Tuberculin sensitivity: conversions and reversions in a rural African population
OBJECTIVE: To measure and interpret incidence and prevalence of tuberculin sensitivity. DESIGN: Tuberculin testing carried out within two total population surveys. Tuberculin ‘positivity’ and ‘conversion’ were defined using criteria recommended by the Tuberculosis Surveillance Research Unit and the American Thoracic Society, respectively.
RESULTS: Data on 64225 tests were available for analysis, including paired results on 6991 individuals tested in both surveys. Frequency distributions of induration varied by age, sex, BCG scar status and zone within the district. The prevalence of ‘positivity’ was similar in males and females until age 15, then higher among males, and was consistently higher among individuals with than among those without a BCG scar. Tuberculin ‘conversion’ rates estimated from cross-sectional data ranged from 0.34 to 1.15 per cent per annum. Conversion rates derived from longitudinal data were found to increase linearly with age, and the reversion rates declined rapidly with age among younger individuals. Such trends, which have been reported in other populations, are shown here to arise as an artefact of test instability. Prospective follow-up of observed converters showed greatly increased risks of tuberculosis, in particular during the two years following the second (‘converted’) test (relative risk > 10).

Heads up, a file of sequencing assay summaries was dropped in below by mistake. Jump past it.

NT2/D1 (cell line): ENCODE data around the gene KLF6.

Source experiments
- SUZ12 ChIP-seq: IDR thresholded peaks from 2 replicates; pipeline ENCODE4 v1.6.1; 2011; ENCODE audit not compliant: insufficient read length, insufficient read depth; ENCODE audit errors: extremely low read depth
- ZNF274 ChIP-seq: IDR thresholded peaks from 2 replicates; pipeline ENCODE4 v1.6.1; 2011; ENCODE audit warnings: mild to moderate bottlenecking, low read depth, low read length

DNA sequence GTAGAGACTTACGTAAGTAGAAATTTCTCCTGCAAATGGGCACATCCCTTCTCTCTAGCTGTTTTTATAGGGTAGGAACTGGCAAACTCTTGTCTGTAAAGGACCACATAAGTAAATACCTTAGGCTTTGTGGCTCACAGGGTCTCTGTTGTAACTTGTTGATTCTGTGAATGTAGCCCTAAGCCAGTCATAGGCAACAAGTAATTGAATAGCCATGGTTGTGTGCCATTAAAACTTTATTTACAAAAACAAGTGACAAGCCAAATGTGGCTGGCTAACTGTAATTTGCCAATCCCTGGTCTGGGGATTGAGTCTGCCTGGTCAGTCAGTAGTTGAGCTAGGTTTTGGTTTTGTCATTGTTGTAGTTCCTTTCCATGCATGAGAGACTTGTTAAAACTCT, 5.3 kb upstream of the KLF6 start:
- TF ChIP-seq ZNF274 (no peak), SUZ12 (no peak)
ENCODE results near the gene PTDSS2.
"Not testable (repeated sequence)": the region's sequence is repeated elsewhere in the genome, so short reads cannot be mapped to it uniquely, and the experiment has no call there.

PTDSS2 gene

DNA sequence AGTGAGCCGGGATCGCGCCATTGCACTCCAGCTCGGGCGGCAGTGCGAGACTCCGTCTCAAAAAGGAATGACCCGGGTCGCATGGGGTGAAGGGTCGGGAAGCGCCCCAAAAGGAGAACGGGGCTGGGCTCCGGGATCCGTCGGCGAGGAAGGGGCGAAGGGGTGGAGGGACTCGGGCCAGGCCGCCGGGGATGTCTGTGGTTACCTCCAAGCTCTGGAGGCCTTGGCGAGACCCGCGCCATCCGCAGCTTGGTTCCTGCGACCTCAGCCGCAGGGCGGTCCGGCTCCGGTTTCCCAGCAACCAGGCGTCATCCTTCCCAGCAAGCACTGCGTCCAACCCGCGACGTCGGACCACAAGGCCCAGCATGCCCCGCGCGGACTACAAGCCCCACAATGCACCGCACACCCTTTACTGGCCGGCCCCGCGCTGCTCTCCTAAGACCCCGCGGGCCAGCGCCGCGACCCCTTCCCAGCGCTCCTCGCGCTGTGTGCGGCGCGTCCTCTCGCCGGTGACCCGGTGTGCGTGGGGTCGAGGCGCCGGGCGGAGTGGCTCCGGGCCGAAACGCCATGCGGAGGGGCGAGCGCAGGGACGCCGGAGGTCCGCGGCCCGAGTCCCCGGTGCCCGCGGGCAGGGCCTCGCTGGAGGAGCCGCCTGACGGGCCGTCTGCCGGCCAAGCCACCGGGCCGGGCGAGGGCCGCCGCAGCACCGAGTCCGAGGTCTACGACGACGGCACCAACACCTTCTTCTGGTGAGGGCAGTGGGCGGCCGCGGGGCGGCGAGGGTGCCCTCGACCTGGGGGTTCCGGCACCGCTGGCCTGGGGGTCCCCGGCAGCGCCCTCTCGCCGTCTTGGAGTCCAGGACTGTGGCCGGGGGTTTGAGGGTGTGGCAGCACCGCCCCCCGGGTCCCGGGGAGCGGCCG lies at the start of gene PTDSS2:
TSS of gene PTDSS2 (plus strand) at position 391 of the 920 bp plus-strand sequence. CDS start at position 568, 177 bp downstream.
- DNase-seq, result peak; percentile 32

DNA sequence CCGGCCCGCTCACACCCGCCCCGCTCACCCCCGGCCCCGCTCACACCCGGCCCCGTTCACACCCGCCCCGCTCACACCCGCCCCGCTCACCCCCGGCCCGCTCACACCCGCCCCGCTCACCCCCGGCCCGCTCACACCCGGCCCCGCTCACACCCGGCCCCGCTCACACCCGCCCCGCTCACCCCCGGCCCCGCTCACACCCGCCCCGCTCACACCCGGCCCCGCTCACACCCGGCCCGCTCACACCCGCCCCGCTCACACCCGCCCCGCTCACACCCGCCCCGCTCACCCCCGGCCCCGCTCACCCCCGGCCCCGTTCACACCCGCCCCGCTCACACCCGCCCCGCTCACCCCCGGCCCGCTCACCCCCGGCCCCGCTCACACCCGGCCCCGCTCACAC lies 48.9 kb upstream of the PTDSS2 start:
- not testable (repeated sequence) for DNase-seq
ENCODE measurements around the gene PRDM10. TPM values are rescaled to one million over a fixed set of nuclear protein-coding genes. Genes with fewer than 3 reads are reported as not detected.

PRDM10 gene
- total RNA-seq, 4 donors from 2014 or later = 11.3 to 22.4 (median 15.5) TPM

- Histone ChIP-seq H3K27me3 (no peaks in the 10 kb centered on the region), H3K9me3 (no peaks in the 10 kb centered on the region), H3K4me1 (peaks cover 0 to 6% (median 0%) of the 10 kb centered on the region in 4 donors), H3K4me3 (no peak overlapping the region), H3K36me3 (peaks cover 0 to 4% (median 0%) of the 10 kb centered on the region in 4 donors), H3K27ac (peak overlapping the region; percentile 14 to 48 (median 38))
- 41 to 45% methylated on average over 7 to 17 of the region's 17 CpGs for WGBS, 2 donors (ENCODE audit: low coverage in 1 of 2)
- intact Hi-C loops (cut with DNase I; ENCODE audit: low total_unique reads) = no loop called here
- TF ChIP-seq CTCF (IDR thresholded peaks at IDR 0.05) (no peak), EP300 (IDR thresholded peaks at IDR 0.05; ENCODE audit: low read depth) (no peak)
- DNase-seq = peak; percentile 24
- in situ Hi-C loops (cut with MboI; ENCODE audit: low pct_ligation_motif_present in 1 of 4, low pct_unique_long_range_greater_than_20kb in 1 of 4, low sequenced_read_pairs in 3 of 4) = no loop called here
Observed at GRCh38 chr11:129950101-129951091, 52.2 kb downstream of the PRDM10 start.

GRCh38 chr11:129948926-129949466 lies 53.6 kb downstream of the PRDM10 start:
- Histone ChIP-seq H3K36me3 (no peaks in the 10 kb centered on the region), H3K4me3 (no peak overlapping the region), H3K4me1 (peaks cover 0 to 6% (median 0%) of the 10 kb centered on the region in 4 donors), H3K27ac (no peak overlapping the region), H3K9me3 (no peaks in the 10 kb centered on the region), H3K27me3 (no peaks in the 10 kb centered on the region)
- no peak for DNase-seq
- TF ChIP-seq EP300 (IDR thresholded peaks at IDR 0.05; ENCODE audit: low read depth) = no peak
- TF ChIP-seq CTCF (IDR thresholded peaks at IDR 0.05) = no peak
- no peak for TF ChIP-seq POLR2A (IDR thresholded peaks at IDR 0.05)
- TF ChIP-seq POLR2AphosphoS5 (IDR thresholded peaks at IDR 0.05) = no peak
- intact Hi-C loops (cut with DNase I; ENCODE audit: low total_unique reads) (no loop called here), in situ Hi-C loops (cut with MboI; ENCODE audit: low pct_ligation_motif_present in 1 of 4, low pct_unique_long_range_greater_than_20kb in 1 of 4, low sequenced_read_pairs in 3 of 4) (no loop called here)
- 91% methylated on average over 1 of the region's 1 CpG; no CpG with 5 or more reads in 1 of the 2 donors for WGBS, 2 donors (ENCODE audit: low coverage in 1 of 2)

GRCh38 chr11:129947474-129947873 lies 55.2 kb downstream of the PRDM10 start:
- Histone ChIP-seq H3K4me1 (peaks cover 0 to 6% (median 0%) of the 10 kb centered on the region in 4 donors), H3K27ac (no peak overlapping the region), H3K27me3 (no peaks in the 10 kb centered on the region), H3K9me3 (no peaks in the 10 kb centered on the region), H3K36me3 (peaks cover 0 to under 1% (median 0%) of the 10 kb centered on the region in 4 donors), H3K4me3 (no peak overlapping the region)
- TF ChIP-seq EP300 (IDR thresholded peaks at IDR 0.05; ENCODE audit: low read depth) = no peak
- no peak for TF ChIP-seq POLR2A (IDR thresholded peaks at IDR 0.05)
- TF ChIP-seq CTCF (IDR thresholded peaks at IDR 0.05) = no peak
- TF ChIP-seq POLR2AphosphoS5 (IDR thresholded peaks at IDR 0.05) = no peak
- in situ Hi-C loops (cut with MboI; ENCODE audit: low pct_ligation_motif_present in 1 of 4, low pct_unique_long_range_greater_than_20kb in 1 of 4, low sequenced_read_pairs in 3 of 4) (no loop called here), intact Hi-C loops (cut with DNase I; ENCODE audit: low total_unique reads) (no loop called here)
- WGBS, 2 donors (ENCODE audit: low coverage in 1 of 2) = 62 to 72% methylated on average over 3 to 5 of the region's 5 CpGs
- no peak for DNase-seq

CONCLUSION: Estimation of a convincing ‘true’ annual risk of infection from tuberculin survey data is not possible from either cross-sectional or longitudinal data, due to misclassifications and the instability of delayed type hypersensitivity over time. An apparent increase in infection risk with age can arise as an artefact of test instability. BCG-induced tuberculin sensitivity declines rapidly in this population in most individuals. It is necessary to consider tuberculin reversions, whether real or apparent, when interpreting tuberculin data on individuals or populations.
Document Type: Regular Paper
Affiliations: 1: Infectious Disease Epidemiology Unit, Department of Infectious and Tropical Diseases, London School of Hygiene and Tropical Medicine, London, UK 2: Karonga Prevention Study, Chilumba, Karonga District, Malawi; and Hautklinik, Vogtlandklinikum Plauen, Plauen, Germany 3: Karonga Prevention Study, Chilumba, Karonga District, Malawi
Publication date: 1999-11-01
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